I am trying to deal with Blender's IK solving system (though maybe I don't need it at all?). I need to animate torus into a smile-like figure (upside- and downside-"smile" animation will be for the same armature.

enter image description here

Maybe it would be good to use b-bones, but this is for export to the game engine, so it is not possible to use any blender-specific features such as b-bones, drivers and so on.

Below is my current result, but it bends rather strangely and is extremely inconvenient to deal with. In case of a hand or a leg IK is rather obvious, but here is a cycle of four (on the gif there are even more, a separate IK on each bone except side ones and non-deforming bones to operate them).

And additional question: which bone and with which method I should connect to the global parent (not shown on images) to resize and rotate all the structure?

enter image description here

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    $\begingroup$ Consider using a shape key. $\endgroup$ – Yunnosch May 3 '18 at 4:56
  • $\begingroup$ Thank you, but “it is not possible to use any blender-specific features”. Plus, it will be a part of a larger bone rig. $\endgroup$ – Sammy S May 3 '18 at 7:08
  • $\begingroup$ The name Shapekey may be Blender specific, but the concept is not. (Maya/Unity's Blendshapes, Babylon JS' morph targets) They can be exported into another format. Most game engines support them, maybe tell us about your game engine. $\endgroup$ – Leander May 3 '18 at 7:31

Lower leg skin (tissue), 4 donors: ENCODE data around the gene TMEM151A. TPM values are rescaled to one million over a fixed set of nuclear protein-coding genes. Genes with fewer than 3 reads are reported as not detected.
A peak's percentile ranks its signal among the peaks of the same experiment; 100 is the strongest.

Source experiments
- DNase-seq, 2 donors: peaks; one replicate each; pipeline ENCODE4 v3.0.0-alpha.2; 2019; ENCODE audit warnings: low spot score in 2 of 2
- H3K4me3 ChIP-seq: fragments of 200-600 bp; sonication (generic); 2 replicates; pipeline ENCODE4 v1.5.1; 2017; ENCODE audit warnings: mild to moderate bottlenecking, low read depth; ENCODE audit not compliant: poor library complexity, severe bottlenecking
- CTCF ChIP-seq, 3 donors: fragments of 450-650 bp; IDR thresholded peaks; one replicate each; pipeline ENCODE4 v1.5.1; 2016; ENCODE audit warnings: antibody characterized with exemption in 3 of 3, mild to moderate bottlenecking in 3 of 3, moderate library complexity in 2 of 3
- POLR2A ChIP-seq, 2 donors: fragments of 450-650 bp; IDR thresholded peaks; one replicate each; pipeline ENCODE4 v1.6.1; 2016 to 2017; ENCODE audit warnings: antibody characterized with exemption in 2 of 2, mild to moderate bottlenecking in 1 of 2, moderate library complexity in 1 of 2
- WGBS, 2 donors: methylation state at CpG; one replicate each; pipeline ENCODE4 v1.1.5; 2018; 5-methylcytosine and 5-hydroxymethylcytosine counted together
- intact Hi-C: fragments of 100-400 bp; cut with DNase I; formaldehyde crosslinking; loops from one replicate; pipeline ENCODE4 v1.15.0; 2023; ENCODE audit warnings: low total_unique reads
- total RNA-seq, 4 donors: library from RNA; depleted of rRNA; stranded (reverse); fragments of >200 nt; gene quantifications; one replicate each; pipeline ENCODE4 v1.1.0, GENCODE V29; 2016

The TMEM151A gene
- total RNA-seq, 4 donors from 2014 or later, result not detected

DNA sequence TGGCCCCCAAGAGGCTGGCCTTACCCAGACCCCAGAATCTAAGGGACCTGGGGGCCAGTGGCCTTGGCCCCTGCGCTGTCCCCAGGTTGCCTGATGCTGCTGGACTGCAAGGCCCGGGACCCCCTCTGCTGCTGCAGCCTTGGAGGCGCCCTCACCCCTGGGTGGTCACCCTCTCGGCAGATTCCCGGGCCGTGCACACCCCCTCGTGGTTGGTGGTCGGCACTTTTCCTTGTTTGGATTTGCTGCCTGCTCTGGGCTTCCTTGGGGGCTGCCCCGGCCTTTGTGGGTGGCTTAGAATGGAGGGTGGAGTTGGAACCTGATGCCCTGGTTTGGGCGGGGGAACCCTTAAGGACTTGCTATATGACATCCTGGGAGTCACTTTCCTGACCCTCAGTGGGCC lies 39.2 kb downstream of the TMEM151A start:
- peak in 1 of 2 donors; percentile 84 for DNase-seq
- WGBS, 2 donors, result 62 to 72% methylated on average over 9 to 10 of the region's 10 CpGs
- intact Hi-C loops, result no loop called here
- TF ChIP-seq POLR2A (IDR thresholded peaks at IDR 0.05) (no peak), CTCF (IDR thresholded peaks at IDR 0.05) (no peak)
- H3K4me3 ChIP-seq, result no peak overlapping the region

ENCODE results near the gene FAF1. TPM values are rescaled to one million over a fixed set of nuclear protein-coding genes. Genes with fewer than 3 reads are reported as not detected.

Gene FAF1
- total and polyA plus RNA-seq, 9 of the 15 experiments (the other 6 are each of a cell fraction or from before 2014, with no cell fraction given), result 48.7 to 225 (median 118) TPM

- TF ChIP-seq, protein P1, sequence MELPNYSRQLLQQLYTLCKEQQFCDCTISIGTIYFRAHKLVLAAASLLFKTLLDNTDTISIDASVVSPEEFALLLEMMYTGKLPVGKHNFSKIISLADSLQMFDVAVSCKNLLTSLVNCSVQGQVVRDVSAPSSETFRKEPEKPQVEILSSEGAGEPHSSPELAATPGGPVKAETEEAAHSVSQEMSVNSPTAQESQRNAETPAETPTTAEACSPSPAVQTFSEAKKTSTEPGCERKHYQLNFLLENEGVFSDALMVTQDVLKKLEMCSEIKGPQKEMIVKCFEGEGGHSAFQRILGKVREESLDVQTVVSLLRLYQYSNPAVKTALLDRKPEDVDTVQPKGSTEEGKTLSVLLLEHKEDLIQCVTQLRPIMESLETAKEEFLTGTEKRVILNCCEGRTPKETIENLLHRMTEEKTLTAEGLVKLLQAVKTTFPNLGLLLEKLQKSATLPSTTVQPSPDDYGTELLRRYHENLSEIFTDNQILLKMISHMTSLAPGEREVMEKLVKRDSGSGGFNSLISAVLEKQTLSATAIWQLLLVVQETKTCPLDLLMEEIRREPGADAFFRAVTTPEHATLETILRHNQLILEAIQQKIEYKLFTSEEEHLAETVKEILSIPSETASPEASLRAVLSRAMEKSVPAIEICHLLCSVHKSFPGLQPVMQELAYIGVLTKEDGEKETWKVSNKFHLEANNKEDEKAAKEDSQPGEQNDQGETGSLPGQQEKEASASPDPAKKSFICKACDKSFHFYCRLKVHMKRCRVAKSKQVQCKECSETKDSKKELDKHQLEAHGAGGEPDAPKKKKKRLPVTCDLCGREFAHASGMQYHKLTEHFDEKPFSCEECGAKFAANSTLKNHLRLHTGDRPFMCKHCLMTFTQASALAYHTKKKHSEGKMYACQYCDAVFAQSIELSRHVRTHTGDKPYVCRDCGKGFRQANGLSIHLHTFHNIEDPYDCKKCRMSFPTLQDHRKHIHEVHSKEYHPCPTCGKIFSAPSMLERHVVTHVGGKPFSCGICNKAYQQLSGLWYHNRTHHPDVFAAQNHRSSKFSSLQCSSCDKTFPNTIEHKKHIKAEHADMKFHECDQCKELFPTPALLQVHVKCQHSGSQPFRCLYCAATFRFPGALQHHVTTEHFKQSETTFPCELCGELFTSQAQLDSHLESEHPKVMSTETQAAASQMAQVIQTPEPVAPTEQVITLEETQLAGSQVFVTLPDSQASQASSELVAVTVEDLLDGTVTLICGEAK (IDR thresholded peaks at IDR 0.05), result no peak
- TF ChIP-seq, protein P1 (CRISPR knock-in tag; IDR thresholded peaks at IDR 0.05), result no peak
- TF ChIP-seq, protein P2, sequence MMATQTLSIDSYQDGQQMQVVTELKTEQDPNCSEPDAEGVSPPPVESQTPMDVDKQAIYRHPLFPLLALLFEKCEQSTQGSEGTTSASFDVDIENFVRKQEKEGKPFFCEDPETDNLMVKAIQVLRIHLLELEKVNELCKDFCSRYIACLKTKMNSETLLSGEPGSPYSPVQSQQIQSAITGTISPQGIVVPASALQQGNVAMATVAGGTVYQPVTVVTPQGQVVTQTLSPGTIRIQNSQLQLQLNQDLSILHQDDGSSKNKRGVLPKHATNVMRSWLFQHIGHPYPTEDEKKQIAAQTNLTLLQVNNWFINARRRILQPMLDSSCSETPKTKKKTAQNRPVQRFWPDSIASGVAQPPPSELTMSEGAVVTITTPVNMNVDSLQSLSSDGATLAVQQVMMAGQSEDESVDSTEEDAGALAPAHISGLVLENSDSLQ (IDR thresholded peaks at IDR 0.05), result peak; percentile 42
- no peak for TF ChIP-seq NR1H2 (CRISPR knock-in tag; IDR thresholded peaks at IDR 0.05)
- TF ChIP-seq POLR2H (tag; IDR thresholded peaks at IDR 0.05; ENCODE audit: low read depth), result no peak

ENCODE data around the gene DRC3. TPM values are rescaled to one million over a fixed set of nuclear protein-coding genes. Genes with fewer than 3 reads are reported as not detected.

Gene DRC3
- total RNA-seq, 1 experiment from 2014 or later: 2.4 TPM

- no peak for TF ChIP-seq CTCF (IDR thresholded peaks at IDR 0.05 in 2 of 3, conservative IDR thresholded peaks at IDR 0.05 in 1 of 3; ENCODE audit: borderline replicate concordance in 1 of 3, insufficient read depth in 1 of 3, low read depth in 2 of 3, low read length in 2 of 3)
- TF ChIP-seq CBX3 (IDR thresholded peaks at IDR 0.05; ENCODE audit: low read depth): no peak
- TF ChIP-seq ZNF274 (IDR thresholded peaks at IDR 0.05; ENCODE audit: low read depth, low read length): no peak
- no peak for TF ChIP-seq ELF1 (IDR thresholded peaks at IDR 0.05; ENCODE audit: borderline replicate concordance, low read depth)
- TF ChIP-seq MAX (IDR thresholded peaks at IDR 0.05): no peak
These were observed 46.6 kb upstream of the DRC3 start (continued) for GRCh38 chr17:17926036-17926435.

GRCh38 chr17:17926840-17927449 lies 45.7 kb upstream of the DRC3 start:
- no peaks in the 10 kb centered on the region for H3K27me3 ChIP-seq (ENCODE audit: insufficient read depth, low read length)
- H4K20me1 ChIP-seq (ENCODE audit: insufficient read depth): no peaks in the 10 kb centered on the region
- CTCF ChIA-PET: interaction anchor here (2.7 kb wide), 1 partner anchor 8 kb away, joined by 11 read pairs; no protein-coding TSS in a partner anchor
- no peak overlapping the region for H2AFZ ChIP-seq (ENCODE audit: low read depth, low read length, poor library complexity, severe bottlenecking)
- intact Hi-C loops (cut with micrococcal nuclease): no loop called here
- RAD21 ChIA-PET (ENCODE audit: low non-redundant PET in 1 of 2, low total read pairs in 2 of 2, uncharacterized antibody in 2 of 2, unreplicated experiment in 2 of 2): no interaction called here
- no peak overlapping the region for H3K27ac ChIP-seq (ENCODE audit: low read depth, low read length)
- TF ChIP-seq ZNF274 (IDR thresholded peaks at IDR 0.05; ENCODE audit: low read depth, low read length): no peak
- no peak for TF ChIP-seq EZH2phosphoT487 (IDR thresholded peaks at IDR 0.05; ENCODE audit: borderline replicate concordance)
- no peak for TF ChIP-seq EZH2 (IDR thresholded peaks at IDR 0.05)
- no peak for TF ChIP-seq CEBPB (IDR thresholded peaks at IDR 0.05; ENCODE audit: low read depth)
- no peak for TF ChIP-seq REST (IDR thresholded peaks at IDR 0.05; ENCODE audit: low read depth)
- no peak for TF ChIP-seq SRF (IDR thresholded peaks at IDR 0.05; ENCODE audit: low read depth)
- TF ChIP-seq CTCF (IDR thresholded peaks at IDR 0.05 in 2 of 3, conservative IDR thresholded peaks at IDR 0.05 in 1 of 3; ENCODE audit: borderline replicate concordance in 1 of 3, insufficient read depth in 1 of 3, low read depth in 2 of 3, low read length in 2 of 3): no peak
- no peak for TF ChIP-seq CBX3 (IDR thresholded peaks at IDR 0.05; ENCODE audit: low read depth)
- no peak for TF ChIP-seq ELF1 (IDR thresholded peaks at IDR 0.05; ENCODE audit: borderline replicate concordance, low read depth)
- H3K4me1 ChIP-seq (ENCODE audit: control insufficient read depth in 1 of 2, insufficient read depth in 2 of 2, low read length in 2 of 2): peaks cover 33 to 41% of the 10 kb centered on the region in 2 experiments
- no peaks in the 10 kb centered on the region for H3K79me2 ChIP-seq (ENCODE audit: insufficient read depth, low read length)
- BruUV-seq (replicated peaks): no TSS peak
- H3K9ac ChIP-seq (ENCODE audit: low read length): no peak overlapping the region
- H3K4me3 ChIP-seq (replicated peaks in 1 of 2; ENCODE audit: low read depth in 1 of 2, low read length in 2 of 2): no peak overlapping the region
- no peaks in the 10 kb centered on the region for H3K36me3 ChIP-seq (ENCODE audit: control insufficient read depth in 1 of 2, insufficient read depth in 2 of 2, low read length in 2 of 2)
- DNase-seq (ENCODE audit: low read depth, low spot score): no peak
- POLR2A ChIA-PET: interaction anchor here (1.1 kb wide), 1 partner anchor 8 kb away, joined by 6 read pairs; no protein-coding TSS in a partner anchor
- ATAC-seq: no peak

• $\begingroup$ Unity. Yes, blendshapes can really be the way, thank you, Leander. But I’ve never used them (bc always thought that are Maya only), can you hint me for bigger picture? In general, it will be a rig of a character (it is ready, rigged and animated), with this torus as a part of clothing - which should be separately animated as in topic, but also be deformed and move with the whole body (that’s why I thought about full bone-rig and two animation layers in Unity). $\endgroup$ – Sammy S May 3 '18 at 8:10
  • $\begingroup$ Blendshapes blend the mesh shape between 2 or more sets of vertex positions for the whole mesh. It could work better for mouth but depends on the style you're going for. It's harder to maintain the round profile with shape keys as the transitions between vertex positions will be linear unless you make a blendshape per frame which is very heavy and likely not worth it. $\endgroup$ – kheetor May 3 '18 at 12:48

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